Friday, July 1, 2011
Barry Furrow, Health Reform and Ted Kennedy: The Art of Politics...and Persistence, SSRN/New York University Journal of Legislation and Public Policy
Brietta Clark, Using Law to Fight a Silent Epidemic: The Role of Health Literacy in Health Care Access, Quality, and Cost, SSRN/Annals of Health Law
Bradley Areheart, Disability Trouble, SSRN/Yale Law & Policy Review
Art Caplan, Book Review, Vaccination: Facts Alone Do Not Policy Make, Health Affairs (subscription)
Thursday, June 30, 2011
Last week, Nic Terry compiled a list of current threats to Medicaid funding. As he noted then, Medicaid coverage is increasingly becoming meaningless for those seeking specialist care. Though more people are slated to enter the program, policymakers are unlikely to fix these flaws before they arrive. To the contrary, “physician reimbursement will decrease, and hospitals are looking to cross-subsidize some of their Medicaid patient expenditures from the privately insured.” Something to remember next time we here about how imperative it is to cut public health expenditures: there is an inevitable pressure to “rob Peter to pay Paul.”
The budget drama narrative has so far focused on Republican efforts to further slash (orend) Medicaid, and Democratic resistance. But now even the Obama Administration is showing signs of reverting to form and endorsing a patina of Medicaid coverage without its substance. It is now too scared to even try to assess the full extent of the access problem. Like “death panels” before, the buzzword “spying on doctors” ended a promising program to measure the relative difficulty of getting access to care using different forms of insurance.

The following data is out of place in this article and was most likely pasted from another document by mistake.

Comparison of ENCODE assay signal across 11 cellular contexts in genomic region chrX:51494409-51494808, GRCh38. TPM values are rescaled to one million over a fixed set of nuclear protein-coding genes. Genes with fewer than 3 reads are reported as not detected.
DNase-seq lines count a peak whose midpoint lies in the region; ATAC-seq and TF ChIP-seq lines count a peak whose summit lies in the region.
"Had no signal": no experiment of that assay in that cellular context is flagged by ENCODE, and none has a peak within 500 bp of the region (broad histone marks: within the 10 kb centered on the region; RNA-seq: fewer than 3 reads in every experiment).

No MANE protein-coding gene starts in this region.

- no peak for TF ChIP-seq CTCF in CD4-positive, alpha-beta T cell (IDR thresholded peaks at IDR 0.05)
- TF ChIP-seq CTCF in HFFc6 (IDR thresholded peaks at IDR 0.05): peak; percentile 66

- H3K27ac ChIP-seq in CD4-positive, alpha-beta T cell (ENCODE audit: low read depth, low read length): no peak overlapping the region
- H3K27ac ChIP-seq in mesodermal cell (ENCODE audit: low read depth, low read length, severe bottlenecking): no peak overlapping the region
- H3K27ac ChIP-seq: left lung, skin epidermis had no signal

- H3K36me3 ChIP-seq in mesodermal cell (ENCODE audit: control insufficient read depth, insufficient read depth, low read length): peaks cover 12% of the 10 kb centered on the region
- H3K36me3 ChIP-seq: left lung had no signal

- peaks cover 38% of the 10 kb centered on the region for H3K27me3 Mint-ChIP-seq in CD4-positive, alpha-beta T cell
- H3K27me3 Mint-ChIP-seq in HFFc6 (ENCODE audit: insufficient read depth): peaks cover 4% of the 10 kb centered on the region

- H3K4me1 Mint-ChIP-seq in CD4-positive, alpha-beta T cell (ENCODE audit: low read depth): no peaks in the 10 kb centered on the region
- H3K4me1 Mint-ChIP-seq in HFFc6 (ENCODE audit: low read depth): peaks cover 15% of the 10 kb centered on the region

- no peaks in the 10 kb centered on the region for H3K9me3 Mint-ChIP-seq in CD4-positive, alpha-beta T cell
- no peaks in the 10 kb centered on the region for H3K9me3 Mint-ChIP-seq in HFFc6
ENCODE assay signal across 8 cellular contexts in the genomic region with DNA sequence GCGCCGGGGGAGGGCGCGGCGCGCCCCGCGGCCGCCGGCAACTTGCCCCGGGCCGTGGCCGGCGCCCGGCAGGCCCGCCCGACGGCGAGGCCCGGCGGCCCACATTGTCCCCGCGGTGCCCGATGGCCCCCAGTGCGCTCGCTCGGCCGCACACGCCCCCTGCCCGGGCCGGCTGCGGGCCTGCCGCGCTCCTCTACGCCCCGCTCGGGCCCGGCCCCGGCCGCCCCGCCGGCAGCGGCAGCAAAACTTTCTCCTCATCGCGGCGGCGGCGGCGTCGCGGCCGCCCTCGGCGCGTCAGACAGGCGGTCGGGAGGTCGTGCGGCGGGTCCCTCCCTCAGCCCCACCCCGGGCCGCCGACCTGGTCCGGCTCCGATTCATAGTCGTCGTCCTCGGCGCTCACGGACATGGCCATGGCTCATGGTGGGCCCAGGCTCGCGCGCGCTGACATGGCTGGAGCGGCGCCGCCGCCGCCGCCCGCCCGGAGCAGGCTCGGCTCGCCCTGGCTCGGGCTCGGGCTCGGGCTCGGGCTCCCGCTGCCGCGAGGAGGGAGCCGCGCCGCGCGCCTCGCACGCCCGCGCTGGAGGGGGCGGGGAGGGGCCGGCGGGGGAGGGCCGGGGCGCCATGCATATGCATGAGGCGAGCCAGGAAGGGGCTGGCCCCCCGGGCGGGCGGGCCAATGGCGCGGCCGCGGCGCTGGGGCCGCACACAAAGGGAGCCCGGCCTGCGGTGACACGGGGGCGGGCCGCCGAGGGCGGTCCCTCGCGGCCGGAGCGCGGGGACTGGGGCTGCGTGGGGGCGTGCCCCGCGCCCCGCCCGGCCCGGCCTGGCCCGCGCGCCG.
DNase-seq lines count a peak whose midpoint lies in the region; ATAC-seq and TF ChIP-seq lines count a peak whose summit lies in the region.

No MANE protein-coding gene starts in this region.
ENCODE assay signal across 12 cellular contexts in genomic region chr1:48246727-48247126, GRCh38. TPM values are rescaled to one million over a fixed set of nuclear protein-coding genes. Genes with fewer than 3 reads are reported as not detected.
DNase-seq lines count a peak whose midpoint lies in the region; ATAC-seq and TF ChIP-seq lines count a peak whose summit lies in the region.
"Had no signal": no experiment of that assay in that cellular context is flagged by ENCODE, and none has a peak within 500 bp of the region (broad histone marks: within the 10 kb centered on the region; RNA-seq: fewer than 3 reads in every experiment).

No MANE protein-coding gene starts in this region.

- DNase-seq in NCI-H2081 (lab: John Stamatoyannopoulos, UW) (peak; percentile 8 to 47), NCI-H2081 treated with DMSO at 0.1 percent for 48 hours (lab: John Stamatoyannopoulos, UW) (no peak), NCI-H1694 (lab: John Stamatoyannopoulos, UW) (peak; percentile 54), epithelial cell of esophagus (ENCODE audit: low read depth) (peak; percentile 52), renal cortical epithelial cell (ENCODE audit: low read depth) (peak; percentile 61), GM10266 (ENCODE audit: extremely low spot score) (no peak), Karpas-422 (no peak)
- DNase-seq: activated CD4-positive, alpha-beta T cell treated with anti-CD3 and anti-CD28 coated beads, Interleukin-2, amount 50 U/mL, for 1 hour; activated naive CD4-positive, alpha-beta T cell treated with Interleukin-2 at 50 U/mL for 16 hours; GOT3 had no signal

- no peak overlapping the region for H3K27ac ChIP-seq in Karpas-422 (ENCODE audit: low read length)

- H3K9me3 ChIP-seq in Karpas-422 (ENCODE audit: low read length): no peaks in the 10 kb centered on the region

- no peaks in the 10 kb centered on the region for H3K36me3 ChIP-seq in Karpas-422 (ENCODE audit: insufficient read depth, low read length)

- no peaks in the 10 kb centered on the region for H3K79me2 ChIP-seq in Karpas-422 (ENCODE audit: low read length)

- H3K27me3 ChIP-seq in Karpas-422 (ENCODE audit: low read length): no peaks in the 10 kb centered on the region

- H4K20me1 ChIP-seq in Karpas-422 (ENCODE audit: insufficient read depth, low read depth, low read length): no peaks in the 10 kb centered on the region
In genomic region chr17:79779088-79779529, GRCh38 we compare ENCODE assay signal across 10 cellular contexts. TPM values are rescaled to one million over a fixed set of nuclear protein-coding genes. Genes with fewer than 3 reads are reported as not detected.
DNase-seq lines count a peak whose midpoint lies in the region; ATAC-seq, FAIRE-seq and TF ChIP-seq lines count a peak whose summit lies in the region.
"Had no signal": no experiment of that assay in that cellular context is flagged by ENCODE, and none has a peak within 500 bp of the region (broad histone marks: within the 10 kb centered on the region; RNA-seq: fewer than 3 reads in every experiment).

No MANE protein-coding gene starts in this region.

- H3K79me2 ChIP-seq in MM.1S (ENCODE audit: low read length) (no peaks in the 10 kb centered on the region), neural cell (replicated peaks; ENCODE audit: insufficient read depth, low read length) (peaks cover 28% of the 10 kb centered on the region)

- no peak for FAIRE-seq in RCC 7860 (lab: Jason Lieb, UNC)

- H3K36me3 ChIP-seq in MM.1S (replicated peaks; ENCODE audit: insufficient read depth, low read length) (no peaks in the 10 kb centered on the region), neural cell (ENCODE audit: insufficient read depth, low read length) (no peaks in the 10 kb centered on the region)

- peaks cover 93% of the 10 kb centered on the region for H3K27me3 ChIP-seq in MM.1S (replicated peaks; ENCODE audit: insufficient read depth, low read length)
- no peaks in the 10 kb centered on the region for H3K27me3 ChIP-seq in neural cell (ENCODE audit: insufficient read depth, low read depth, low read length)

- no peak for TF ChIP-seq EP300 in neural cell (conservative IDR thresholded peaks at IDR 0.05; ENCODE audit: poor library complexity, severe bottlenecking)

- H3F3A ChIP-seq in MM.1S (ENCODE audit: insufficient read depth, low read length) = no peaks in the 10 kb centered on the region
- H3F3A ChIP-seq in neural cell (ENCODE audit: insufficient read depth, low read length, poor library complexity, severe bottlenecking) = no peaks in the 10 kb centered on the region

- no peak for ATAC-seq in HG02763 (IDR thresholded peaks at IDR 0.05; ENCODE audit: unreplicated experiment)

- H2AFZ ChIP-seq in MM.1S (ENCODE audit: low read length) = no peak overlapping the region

Obama officials are also engaged in more troubling substantive capitulations. Consider this CBPP report:
An Obama Administration proposal that’s on the table for budget negotiators would reduce federal Medicaid expenditures by reducing the federal share of Medicaid and CHIP costs, shifting costs to states and likely prompting states to cut payments to health care providers and to scale back the health services that Medicaid covers for low-income children, parents, people with disabilities, and/or senior citizens (including those in nursing homes). . . . The proposal would replace the various matching rates at which the federal government reimburses states for their costs in insuring people through Medicaid and CHIP with a single “blended rate” for each state. A state’s blended rate would be set at a level that provided the state with less federal funding than under current law, thereby saving the federal government money.
Abigail Moncrief has noted that states “are statutorily required—and should be judicially required—to pay a reasonable price for the services they buy” by the Medicaid Act’s equal access provision (42 U.S.C. 1396a(a)(30)(A)). But the Obama Justice Department is apparently complementing the budget team cost cutters by arguing that the Supremacy Clause does not “provide a cause of action for an injunction to enforce” the equal access provision. As Steve Vladeck observes, this is “a shift in policy that, if endorsed by the Supreme Court, would make it all-but-impossible to enforce the equal access mandate–one of the most important statutory requirements of the Medicaid program.”
Providers don't like having comparative ratings (such as HACs) published, here. Neither do they relish visits from data-rich detailers, here. And, some of them seem prone to overreacting to patients posting their opinions on web sites, here. Now, we discover, they are opposed to "secret shoppers."